• AP=0 for auto pre-charge disabled, 1 for auto pre-charge enabled
  • B[1:0]=Specifies the SDRAM bank address

An MTH that receives a Read or Write Command packet targeted to a memory row supported by the MTH drives the bits provided by the MCP column field C[10:0] onto the multiplexed address lines A[11, 9:0], the auto pre-charge flag AP onto address line A[10], and the MCP bank field B[1:0] onto bank select lines BA[1:0]. The column address select, CAS#, signal is enabled and the appropriate chip select, S#[N], is enabled to transfer the column and bank selection addresses to the targeted memory device. For a Write Command, the write enable signal WE# is also enabled.

Read data is received from the memory bus 102 by the read buffer, packetizer, and clock logic 306 which packetizes the read data and causes it to be transmitted on the memory channel 122.

Write data is received from the memory channel 122 by the write buffer and write retire logic 304 which temporarily stores the write data and control from the MCH 120. In one embodiment, the write buffer can store up to two write commands from the MCH. In one embodiment, the write data packet is transmitted two memory bus cycles after the Write Command packet is transmitted. The write retire logic transmits this data to the memory devices 104 on the memory bus 102 when the write retire logic detects an implied or explicit retire command. The write retire logic places the write data on the memory bus data lines DQ[63:0], any error correction information on the check bit lines CB[15:0], and the addressing and control signal on the memory bus as described above.

Extended Command packets begin with ST=1, SF=1. If the next bit, RQ5 in the first half of cycle 0, is 1, the Extended Command is Retire with Mask. Otherwise, the Extended Command is selected by the operand bits in the MCP.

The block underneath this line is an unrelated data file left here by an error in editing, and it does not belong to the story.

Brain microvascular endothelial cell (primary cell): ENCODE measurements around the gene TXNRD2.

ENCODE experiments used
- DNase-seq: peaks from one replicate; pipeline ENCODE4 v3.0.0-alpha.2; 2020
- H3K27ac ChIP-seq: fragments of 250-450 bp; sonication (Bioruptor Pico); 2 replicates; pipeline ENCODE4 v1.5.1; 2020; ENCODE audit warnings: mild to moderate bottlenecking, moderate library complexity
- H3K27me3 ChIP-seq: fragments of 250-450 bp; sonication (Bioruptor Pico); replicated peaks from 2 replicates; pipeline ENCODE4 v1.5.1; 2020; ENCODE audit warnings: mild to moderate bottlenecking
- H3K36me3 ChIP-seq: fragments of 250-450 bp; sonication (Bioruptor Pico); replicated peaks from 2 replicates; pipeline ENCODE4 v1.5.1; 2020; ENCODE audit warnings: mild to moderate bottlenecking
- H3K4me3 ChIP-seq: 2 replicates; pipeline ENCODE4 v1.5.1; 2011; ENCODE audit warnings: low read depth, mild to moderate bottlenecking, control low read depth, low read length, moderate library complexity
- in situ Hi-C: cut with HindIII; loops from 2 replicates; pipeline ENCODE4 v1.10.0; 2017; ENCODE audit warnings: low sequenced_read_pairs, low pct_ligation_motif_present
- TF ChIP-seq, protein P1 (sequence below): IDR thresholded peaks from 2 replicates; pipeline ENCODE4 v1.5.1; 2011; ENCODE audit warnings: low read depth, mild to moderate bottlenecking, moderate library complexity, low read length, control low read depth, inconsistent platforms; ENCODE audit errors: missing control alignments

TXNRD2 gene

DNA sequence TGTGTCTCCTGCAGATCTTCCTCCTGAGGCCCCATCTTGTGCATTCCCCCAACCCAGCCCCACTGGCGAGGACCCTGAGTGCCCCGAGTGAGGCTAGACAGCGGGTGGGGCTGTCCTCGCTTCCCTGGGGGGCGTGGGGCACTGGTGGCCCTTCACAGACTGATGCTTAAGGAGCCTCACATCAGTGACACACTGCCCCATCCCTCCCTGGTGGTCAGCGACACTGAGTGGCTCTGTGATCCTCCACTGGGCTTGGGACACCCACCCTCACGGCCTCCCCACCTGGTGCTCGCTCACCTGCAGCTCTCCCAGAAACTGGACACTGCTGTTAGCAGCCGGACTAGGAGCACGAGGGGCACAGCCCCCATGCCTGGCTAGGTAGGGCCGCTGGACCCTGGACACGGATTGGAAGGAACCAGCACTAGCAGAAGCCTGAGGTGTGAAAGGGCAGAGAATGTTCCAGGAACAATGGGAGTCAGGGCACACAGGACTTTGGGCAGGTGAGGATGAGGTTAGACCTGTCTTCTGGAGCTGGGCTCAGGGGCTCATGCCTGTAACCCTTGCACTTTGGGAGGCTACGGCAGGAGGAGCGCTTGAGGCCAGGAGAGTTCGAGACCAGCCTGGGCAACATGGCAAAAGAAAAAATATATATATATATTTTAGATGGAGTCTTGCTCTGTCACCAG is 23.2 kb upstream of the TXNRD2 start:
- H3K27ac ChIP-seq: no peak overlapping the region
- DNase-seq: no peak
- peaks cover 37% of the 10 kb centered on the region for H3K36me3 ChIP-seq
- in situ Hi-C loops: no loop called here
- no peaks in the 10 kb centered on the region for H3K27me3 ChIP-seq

A Retire with Mask Extended Command packet has the following format:

Cycle 0 Cycle 1
+ +
RQ7 ST = 1 MA[7] MB[7] x
RQ6 SF = 1 MA[6] MB[6] x
RQ5 MASK = 1 MA[5] MB[5] x
RQ4 D[3] MA[4] MB[4] x
RQ3 D[2] MA[3] MB[3] x
RQ2 D[1] MA[2] MB[2] r
RQ1 D[0] MA[1] MB[1] r
RQ0 0 MA[0] MB[0] x
x = don't care
r = reserved, logical 0

  • D[3:0]=Specifies the targeted SDRAM row.
  • MB[7:0]=Byte Masks for DQB bus.

Data is provided in 8 byte packets in non-interleaved mode and in 16 byte packets in interleaved mode. Retire with Mask allows a partial write of only those bytes selected by the byte masks. For a partial write in one embodiment of the invention, the Write Command packet is transmitted on the memory channel 122 in one memory bus cycle, the Retire with Mask packet is transmitted in the following memory bus cycle, and the write data packet is transmitted in the next following memory bus cycle. The MCP mask bits MA[7:0] and MB[7:0] are placed onto memory bus lines DQMB[7:0] when the correspond write data is placed on the memory bus 102.

A Pre-charge Extended Command packet has the following format:

Cycle 0 Cycle 1
+ +
RQ7 ST = 1 OP[8] = 0 OP[5] = 0 OP[2] = 0
RQ6 SF = 1 OP[7] = 0 OP[4] = 0 OP[1] = 0
RQ5 MASK = 0 OP[6] = 0 OP[3] = 0 OP[0] = 1
RQ4 D[3] V x B[0]
RQ3 D[2] x x B[1]